Power Over Ethernet Surveillance As a security project integrator, you find yourself in the beginning stages of a surveillance project and you have determined that using IP cameras are the way to go.   You sat down with your customer to identify all the security needs, consider what types of IP cameras to use, determine where best to place them, study and select the most feature-rich and easy-to-use VMS (Video Management Software)…and you are ready to go!

Now somewhere in this grossly oversimplified scenario, you and your customer have decided to use PoE powered cameras to make for an easier, more flexible and cost-effective deployment.  No doubt both of you have read some of the information floating around the web that commends the cost saving benefits of deploying a PoE powered network, or you have had past experiences installing PoE cameras and know well enough from those experiences.

Here are some of the lesser known benefits to deploying a PoE network provided you use a managed switch to power your cameras, and more specifically a Comtrol RocketLinx® PoE switch.

Ability to cycle PoE power or use PD (Powered Device) Status Detection to reboot a camera

>>> Fast forward.RocketLinx Power over Ethernet Switches

Your customer is thrilled with the increased resolution and all of the other advanced features the IP camera and VMS system are providing after the surveillance system is installed.  You then get a call to hear that the VMS has sent an email alert saying one of the cameras is down.  Let’s say this isn’t your first rodeo, and you know that the VMS you selected will proactively sever the data connection and reconnect in the hopes that it will restore a good connection with the camera. That did not work.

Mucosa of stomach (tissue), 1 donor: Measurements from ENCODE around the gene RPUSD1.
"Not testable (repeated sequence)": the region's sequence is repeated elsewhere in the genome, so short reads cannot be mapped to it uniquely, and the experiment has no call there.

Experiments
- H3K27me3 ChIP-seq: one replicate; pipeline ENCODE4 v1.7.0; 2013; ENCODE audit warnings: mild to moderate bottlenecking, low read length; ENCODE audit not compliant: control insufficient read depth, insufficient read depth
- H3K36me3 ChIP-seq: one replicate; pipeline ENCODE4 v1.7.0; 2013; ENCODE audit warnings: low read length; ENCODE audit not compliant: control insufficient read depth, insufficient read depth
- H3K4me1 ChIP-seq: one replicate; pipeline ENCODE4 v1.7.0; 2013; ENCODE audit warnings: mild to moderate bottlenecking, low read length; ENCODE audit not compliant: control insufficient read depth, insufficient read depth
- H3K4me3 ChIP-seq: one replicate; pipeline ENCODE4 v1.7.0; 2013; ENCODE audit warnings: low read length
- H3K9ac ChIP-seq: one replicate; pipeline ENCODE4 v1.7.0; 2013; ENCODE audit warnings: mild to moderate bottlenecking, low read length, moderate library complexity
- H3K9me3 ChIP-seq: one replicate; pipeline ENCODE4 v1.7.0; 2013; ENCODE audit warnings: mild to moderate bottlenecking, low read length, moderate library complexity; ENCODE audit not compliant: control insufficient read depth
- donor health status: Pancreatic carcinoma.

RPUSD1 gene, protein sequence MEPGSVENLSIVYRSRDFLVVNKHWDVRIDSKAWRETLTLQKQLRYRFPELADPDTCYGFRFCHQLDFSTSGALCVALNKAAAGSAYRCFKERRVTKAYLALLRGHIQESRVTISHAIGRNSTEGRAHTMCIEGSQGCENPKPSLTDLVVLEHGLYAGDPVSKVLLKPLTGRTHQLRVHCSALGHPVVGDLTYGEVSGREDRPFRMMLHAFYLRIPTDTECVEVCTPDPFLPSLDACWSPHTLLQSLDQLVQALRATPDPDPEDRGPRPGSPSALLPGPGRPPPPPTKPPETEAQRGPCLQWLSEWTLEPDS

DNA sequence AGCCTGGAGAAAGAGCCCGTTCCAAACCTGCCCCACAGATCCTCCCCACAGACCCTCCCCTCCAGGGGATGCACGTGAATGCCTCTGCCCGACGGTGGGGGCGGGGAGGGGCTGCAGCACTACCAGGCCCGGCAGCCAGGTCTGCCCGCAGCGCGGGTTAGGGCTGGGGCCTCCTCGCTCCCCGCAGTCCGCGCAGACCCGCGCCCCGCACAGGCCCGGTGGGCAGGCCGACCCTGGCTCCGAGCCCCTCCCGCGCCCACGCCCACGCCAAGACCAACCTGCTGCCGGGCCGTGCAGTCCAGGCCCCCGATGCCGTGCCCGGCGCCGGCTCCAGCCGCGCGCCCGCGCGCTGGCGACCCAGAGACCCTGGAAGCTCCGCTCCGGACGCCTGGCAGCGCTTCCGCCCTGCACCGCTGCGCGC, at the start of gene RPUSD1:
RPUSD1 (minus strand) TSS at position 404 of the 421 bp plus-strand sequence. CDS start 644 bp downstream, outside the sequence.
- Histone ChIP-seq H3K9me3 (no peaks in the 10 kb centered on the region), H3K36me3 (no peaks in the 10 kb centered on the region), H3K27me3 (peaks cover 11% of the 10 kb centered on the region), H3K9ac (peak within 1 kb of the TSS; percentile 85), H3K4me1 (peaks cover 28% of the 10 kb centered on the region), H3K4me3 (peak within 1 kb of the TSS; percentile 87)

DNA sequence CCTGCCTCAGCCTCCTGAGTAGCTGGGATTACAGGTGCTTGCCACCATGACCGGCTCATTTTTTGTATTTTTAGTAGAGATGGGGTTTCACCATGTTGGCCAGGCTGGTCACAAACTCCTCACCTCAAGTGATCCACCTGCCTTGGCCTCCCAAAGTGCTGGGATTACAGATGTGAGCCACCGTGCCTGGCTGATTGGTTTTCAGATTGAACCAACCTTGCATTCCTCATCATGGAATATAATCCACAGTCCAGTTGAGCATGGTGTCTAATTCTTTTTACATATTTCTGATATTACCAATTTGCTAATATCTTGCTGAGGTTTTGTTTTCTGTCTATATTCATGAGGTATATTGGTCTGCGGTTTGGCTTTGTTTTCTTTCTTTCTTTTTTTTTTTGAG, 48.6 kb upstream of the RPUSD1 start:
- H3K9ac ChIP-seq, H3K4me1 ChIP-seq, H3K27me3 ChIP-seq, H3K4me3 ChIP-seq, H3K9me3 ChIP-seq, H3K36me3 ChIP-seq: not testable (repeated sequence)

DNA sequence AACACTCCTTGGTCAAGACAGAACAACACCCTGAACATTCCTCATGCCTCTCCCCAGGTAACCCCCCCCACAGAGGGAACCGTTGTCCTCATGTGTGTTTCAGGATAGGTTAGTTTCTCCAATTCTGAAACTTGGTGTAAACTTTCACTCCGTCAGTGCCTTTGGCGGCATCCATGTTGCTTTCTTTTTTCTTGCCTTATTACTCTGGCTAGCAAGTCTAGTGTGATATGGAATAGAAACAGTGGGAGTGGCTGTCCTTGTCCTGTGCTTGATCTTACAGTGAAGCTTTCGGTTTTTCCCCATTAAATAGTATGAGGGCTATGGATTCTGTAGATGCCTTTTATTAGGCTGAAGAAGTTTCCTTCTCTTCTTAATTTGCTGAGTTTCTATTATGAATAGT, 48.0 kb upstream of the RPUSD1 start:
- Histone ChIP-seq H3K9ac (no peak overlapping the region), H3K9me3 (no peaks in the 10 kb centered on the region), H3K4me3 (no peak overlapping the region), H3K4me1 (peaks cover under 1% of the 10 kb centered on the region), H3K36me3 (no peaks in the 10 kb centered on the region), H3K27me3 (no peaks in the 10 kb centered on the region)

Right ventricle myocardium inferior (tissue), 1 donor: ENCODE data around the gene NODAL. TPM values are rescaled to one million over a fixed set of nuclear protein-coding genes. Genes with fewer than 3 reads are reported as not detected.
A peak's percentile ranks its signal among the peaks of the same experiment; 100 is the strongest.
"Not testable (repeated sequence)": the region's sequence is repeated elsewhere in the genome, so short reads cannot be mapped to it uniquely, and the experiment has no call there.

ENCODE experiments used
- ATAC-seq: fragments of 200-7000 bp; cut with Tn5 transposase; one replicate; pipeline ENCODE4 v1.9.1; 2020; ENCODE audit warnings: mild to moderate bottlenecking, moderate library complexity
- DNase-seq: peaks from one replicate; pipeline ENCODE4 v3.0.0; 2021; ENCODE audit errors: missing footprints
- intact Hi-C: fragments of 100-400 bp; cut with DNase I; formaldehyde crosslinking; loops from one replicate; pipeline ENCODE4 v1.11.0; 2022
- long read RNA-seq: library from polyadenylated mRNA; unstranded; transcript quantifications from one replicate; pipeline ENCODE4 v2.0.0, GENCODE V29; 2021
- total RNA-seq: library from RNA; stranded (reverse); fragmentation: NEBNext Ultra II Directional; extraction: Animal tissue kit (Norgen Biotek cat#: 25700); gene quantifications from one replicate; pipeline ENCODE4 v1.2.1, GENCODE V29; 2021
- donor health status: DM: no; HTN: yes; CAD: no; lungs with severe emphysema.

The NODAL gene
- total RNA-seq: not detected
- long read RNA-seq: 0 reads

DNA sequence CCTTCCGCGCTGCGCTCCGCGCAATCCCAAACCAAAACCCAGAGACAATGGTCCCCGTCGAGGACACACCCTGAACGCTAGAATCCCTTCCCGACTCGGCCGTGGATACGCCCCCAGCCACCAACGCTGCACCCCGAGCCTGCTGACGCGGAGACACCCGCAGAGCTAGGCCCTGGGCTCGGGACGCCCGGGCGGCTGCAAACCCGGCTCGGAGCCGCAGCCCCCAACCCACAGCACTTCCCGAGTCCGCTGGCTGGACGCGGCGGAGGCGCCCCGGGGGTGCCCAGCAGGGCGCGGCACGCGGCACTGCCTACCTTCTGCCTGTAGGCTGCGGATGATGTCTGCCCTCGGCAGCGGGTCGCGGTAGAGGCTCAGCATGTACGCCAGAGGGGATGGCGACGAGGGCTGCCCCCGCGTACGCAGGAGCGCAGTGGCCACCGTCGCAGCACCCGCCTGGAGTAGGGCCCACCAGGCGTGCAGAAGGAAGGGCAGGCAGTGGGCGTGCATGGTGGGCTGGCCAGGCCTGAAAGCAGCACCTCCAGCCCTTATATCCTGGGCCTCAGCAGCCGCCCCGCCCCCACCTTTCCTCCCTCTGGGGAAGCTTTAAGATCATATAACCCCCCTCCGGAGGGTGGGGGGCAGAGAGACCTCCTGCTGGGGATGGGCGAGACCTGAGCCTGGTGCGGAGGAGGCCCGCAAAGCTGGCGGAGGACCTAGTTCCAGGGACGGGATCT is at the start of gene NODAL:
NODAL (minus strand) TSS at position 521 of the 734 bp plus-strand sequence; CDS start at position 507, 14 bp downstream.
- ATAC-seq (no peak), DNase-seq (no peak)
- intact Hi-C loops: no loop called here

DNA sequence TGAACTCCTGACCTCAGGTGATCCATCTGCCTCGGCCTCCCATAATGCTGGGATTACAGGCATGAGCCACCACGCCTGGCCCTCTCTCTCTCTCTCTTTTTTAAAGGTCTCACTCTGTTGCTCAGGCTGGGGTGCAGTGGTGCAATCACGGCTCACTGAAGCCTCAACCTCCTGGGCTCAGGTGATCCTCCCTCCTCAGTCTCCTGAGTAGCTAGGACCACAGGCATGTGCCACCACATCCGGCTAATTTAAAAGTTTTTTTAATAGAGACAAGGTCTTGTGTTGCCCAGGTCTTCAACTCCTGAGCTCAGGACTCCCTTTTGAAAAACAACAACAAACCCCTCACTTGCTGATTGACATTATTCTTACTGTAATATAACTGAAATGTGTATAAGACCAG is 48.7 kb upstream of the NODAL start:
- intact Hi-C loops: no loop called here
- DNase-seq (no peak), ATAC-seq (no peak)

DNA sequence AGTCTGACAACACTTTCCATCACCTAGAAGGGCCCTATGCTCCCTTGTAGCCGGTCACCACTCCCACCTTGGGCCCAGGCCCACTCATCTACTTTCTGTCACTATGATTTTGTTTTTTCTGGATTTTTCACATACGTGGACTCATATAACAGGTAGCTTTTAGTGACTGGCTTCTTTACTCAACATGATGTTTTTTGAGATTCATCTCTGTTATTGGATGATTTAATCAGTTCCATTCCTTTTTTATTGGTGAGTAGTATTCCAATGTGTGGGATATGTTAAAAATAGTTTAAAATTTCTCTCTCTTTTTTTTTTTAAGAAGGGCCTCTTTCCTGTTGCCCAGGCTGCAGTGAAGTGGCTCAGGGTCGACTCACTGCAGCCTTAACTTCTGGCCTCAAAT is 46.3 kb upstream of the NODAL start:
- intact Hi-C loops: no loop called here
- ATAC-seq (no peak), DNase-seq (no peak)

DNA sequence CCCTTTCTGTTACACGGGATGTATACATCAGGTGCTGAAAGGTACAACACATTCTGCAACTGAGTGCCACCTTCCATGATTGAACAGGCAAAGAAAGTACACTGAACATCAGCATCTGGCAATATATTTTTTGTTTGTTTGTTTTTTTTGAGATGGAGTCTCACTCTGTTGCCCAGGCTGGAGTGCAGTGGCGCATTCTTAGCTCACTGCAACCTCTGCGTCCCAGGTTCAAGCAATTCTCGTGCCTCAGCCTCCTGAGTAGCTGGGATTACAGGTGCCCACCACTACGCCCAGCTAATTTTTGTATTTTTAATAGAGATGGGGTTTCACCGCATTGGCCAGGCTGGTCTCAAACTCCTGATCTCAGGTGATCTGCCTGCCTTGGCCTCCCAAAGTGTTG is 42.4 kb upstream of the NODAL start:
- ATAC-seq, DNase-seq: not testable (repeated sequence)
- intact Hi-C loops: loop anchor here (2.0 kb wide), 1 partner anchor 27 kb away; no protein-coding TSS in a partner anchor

Not to worry, you are a bit more tech savvy and have learned that you can send a reboot command to your IP camera via FTP; however, that too does not work.  Rebooting via FTP fails because using this method requires a communication link with the camera.  During camera failure a link may not be established, therefore leaving FTP communication impossible.

Now what?  You quickly dispatch a tech who drives for a half hour or more, climbs a ladder, pulls and then reinserts the PoE cable on the camera, and the system is operational again.  Crisis averted – but how much money did you just spend sending out that tech?

When a camera is completely non-functioning, reboot methods that rely solely on data communication (VMS and FTP) may not always work.  In these cases, the most effective method may be to cut the power, just as a tech would after yanking the PoE cord.  How can you avoid sending that tech to cycle power?  You can do the same thing with Comtrol’s managed switches remotely.  All of our managed RocketLinx PoE switches give you the ability to either manually or automatically cycle the PoE power per port.  When the PoE power is cycled on a camera it acts as if you just physically unplugged the camera.    The camera completely starts over and refreshes itself, much like holding down the power button on your PC when your initial attempts of pressing CTRL + ALT + DELETE while cussing has proved fruitless.

To cycle the PoE power through our switches per port, all you need to do is log into our switch via the simple web interface, scroll down to the ‘Power over Ethernet’ menu, open the ‘PoE Control’ menu and toggle the switch from ‘Enable’ to ‘Disable.’  That will manually cycle the power to the camera or device connected to that port.